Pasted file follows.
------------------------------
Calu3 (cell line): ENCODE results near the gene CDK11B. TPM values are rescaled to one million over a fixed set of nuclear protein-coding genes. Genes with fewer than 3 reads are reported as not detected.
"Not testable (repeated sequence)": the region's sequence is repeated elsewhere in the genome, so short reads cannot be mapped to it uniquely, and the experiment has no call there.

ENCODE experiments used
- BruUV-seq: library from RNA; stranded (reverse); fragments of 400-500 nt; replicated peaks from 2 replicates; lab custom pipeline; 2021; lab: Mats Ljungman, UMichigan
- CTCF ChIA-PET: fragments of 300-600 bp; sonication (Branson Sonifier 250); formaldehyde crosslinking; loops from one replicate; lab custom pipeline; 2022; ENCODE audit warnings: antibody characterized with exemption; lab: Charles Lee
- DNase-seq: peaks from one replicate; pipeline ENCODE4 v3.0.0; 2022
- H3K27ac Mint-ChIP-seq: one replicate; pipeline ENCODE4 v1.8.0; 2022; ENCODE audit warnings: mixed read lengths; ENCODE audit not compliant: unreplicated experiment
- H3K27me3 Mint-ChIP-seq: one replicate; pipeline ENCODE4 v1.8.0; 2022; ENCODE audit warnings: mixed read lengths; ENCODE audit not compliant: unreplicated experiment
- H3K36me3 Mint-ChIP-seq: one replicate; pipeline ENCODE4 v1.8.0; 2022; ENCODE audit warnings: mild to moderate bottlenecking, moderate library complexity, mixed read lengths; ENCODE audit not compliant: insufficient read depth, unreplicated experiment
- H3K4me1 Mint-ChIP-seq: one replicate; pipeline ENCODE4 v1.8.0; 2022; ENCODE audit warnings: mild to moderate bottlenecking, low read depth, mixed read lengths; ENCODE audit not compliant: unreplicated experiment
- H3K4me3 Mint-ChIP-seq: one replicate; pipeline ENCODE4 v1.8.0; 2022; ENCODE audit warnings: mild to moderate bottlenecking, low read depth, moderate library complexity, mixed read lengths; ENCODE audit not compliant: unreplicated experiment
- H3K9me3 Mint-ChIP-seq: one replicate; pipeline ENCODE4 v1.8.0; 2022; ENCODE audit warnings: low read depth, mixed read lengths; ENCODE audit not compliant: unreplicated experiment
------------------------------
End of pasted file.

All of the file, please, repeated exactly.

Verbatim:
Calu3 (cell line): ENCODE results near the gene CDK11B. TPM values are rescaled to one million over a fixed set of nuclear protein-coding genes. Genes with fewer than 3 reads are reported as not detected.
"Not testable (repeated sequence)": the region's sequence is repeated elsewhere in the genome, so short reads cannot be mapped to it uniquely, and the experiment has no call there.

ENCODE experiments used
- BruUV-seq: library from RNA; stranded (reverse); fragments of 400-500 nt; replicated peaks from 2 replicates; lab custom pipeline; 2021; lab: Mats Ljungman, UMichigan
- CTCF ChIA-PET: fragments of 300-600 bp; sonication (Branson Sonifier 250); formaldehyde crosslinking; loops from one replicate; lab custom pipeline; 2022; ENCODE audit warnings: antibody characterized with exemption; lab: Charles Lee
- DNase-seq: peaks from one replicate; pipeline ENCODE4 v3.0.0; 2022
- H3K27ac Mint-ChIP-seq: one replicate; pipeline ENCODE4 v1.8.0; 2022; ENCODE audit warnings: mixed read lengths; ENCODE audit not compliant: unreplicated experiment
- H3K27me3 Mint-ChIP-seq: one replicate; pipeline ENCODE4 v1.8.0; 2022; ENCODE audit warnings: mixed read lengths; ENCODE audit not compliant: unreplicated experiment
- H3K36me3 Mint-ChIP-seq: one replicate; pipeline ENCODE4 v1.8.0; 2022; ENCODE audit warnings: mild to moderate bottlenecking, moderate library complexity, mixed read lengths; ENCODE audit not compliant: insufficient read depth, unreplicated experiment
- H3K4me1 Mint-ChIP-seq: one replicate; pipeline ENCODE4 v1.8.0; 2022; ENCODE audit warnings: mild to moderate bottlenecking, low read depth, mixed read lengths; ENCODE audit not compliant: unreplicated experiment
- H3K4me3 Mint-ChIP-seq: one replicate; pipeline ENCODE4 v1.8.0; 2022; ENCODE audit warnings: mild to moderate bottlenecking, low read depth, moderate library complexity, mixed read lengths; ENCODE audit not compliant: unreplicated experiment
- H3K9me3 Mint-ChIP-seq: one replicate; pipeline ENCODE4 v1.8.0; 2022; ENCODE audit warnings: low read depth, mixed read lengths; ENCODE audit not compliant: unreplicated experiment